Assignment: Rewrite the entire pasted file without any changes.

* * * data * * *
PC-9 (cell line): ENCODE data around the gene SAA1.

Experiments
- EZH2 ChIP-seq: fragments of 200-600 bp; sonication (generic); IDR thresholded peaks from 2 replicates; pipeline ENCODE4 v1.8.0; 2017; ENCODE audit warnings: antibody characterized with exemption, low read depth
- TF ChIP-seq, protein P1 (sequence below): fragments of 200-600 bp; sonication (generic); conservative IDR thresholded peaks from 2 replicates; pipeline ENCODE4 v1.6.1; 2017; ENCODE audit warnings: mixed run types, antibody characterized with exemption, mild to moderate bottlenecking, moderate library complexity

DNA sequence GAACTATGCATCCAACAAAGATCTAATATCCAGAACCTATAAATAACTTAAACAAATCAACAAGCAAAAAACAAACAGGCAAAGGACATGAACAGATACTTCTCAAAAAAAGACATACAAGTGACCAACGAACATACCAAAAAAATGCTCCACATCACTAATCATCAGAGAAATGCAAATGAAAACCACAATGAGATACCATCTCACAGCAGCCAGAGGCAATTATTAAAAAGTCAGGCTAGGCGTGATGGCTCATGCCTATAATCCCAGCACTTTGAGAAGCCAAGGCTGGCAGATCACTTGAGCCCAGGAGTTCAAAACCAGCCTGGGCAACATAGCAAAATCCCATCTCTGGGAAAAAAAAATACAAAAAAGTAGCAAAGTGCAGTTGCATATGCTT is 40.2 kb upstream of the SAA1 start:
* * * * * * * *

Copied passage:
PC-9 (cell line): ENCODE data around the gene SAA1.

Experiments
- EZH2 ChIP-seq: fragments of 200-600 bp; sonication (generic); IDR thresholded peaks from 2 replicates; pipeline ENCODE4 v1.8.0; 2017; ENCODE audit warnings: antibody characterized with exemption, low read depth
- TF ChIP-seq, protein P1 (sequence below): fragments of 200-600 bp; sonication (generic); conservative IDR thresholded peaks from 2 replicates; pipeline ENCODE4 v1.6.1; 2017; ENCODE audit warnings: mixed run types, antibody characterized with exemption, mild to moderate bottlenecking, moderate library complexity

DNA sequence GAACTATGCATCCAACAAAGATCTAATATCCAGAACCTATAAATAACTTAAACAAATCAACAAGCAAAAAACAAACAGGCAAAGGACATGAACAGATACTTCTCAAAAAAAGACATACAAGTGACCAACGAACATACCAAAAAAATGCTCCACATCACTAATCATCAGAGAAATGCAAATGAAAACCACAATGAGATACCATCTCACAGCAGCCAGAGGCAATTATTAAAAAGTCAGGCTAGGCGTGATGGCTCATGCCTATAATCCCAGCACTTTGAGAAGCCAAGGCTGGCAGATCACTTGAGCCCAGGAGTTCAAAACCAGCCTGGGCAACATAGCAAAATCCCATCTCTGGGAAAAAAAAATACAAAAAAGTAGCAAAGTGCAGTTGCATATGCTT is 40.2 kb upstream of the SAA1 start: